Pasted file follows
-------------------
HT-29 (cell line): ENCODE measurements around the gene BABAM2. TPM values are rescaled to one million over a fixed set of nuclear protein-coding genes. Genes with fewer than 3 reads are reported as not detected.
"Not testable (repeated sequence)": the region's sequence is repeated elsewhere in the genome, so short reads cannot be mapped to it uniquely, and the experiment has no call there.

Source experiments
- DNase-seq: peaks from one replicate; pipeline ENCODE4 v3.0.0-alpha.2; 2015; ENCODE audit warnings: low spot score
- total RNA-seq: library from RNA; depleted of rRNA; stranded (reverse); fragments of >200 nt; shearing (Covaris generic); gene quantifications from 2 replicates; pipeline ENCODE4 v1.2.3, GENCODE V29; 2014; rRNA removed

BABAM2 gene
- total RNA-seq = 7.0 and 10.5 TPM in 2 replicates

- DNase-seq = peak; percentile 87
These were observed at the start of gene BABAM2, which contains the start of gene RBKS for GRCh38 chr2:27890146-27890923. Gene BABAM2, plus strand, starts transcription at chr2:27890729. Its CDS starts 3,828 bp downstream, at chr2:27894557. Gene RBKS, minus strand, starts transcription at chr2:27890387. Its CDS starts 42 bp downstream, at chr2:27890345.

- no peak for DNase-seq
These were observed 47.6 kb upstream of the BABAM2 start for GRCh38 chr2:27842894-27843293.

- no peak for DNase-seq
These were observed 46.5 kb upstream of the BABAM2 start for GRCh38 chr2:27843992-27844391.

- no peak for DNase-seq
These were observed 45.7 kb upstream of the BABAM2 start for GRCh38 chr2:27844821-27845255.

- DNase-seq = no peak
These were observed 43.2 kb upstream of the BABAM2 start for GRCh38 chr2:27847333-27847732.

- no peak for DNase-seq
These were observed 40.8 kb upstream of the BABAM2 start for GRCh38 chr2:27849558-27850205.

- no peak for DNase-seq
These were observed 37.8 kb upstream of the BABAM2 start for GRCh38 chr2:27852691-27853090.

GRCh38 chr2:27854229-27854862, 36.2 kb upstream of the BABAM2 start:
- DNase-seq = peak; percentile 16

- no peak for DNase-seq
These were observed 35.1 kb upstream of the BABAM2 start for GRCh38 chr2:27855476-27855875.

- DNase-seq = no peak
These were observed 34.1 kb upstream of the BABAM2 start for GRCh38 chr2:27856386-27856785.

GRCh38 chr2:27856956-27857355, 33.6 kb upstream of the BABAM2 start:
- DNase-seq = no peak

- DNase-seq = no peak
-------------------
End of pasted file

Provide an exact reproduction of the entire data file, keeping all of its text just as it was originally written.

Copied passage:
HT-29 (cell line): ENCODE measurements around the gene BABAM2. TPM values are rescaled to one million over a fixed set of nuclear protein-coding genes. Genes with fewer than 3 reads are reported as not detected.
"Not testable (repeated sequence)": the region's sequence is repeated elsewhere in the genome, so short reads cannot be mapped to it uniquely, and the experiment has no call there.

Source experiments
- DNase-seq: peaks from one replicate; pipeline ENCODE4 v3.0.0-alpha.2; 2015; ENCODE audit warnings: low spot score
- total RNA-seq: library from RNA; depleted of rRNA; stranded (reverse); fragments of >200 nt; shearing (Covaris generic); gene quantifications from 2 replicates; pipeline ENCODE4 v1.2.3, GENCODE V29; 2014; rRNA removed

BABAM2 gene
- total RNA-seq = 7.0 and 10.5 TPM in 2 replicates

- DNase-seq = peak; percentile 87
These were observed at the start of gene BABAM2, which contains the start of gene RBKS for GRCh38 chr2:27890146-27890923. Gene BABAM2, plus strand, starts transcription at chr2:27890729. Its CDS starts 3,828 bp downstream, at chr2:27894557. Gene RBKS, minus strand, starts transcription at chr2:27890387. Its CDS starts 42 bp downstream, at chr2:27890345.

- no peak for DNase-seq
These were observed 47.6 kb upstream of the BABAM2 start for GRCh38 chr2:27842894-27843293.

- no peak for DNase-seq
These were observed 46.5 kb upstream of the BABAM2 start for GRCh38 chr2:27843992-27844391.

- no peak for DNase-seq
These were observed 45.7 kb upstream of the BABAM2 start for GRCh38 chr2:27844821-27845255.

- DNase-seq = no peak
These were observed 43.2 kb upstream of the BABAM2 start for GRCh38 chr2:27847333-27847732.

- no peak for DNase-seq
These were observed 40.8 kb upstream of the BABAM2 start for GRCh38 chr2:27849558-27850205.

- no peak for DNase-seq
These were observed 37.8 kb upstream of the BABAM2 start for GRCh38 chr2:27852691-27853090.

GRCh38 chr2:27854229-27854862, 36.2 kb upstream of the BABAM2 start:
- DNase-seq = peak; percentile 16

- no peak for DNase-seq
These were observed 35.1 kb upstream of the BABAM2 start for GRCh38 chr2:27855476-27855875.

- DNase-seq = no peak
These were observed 34.1 kb upstream of the BABAM2 start for GRCh38 chr2:27856386-27856785.

GRCh38 chr2:27856956-27857355, 33.6 kb upstream of the BABAM2 start:
- DNase-seq = no peak

- DNase-seq = no peak